Democratic Presidential Candidates Sound Very Similar On Immigration

Trump’s draconian immigration policies have made it easier for Democrats to find common ground on a once-contentious issue.

Four Democratic presidential candidates pledged to roll back President Donald Trump’s executive actions on immigration and make comprehensive immigration reform a priority issue at a forum Friday in Pasadena, California.  

The similarity in their positions underscored how Trump’s hardline policies have united Democrats on what was once a sharply divisive issue.

Echoing one another over a series of four solo question-and-answer periods, Sen. Kamala Harris, former Housing and Urban Development Secretary Julián Castro, Sen. Bernie Sanders and Washington Gov. Jay Inslee said they would work with activists to get a comprehensive reform bill to Congress shortly after taking office. At least three of them pledged to do so in their first 100 days. The fourth, Inslee, said he would do so “as soon as humanly possible.”  

“Every day that we do not resolve this issue, there are real consequences for real people,” Harris said.

The candidates repeatedly spoke with one voice when it came to undoing the immigration policies of the Trump administration.

“We have a president who is a racist, who is a pathological liar,” Sanders said in his opening remarks.  

All four candidates would overturn the travel restrictions on some Muslim-majority countries and reinstate the Obama-era program to protect Dreamers, known as Deferred Action for Childhood Arrivals. They all repeatedly condemned the White House’s seven-week experiment with systematic family separations at the border last year. Harris called the policy a “human rights violation committed by the United States government.”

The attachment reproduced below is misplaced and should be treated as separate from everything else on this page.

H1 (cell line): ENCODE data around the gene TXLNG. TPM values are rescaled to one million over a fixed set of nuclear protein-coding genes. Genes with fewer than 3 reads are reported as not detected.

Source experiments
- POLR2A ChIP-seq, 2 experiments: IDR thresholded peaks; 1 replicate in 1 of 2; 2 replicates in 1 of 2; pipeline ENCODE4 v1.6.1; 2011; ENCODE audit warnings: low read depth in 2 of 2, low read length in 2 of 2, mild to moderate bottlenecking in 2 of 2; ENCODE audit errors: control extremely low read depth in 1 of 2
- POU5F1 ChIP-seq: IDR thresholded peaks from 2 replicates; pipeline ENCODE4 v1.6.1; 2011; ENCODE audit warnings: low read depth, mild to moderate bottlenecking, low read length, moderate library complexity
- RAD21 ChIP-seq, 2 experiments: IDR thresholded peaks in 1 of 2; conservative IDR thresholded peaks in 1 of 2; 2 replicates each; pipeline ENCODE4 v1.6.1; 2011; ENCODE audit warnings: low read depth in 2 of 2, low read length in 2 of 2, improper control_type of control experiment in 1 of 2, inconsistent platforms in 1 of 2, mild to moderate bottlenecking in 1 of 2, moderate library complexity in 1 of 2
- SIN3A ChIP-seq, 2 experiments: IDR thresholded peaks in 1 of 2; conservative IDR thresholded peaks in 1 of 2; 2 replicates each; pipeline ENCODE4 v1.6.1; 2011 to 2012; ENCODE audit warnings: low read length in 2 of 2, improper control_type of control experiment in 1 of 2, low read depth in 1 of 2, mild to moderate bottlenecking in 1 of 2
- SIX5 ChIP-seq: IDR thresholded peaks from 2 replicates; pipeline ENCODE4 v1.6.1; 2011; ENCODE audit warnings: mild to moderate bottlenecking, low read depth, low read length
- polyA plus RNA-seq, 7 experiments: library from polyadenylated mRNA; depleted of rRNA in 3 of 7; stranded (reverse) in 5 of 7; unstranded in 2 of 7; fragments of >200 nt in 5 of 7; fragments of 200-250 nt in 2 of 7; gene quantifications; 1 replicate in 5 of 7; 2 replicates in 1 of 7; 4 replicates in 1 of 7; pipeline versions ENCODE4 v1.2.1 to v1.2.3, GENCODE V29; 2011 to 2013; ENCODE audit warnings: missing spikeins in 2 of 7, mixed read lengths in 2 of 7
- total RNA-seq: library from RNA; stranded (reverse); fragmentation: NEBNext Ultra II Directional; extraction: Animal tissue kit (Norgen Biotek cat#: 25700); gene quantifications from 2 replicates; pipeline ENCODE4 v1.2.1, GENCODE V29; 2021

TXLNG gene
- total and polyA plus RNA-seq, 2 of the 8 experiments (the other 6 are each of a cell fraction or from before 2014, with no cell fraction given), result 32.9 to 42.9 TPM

Another theme that united them was ending the reliance on private prison contractors to provide bed space for the migrant detention system. Such a move, which could be accomplished without congressional approval, would drastically scale back a system in which most lockups are privately run as for-profit enterprises.

Democratic presidential candidate Julián Castro speaks at an immigration forum in the Los Angeles area on Friday.
Democratic presidential candidate Julián Castro speaks at an immigration forum in the Los Angeles area on Friday.

In speeches that were long on pro-immigrant sentiment and often short on policy specifics, Castro did the most to set himself apart by highlighting his call for the decriminalization of border crossings ― a position he first staked out last month, when he became the first Democratic presidential candidate to release a comprehensive plan.

Other Democratic candidates have decried the Trump policy of family separations at the border but have declined to follow Castro in calling for the repeal of the law that made it possible. Crossing the border illegally is a federal crime punishable by up to six months for the first offense. Homeland Security officials argue that those penalties help deter migrants, but critics contend that criminal charges for illegal crossings are costly and redundant, since those arrested on immigration violations will go through civil deportation proceedings regardless.

Immigration prosecutions take up more than half the federal criminal caseload under the “zero tolerance” policy adopted by Trump’s first pick for attorney general, Jeff Sessions. The Justice Department’s focus on such prosecutions, however, dates to the George W. Bush years and had already swallowed up half the federal criminal docket by Obama’s first year in office.

Castro also reiterated his call for a major aid package for Central America, likening it to the Marshall Plan that helped rebuild Europe after World War II.

Inslee, who has made climate change issues the thrust of his campaign, called for the United States to develop a plan to address environmental destruction in Central America, where global warming has already begun disrupting agriculture.

“We already know we have climate migrants today,” he said.

Castro was the first to release a comprehensive policy statement on immigration last month. Beto O’Rourke, who did not appear at Friday’s forum, was the second major candidate to release one, followed by Inslee on Friday morning.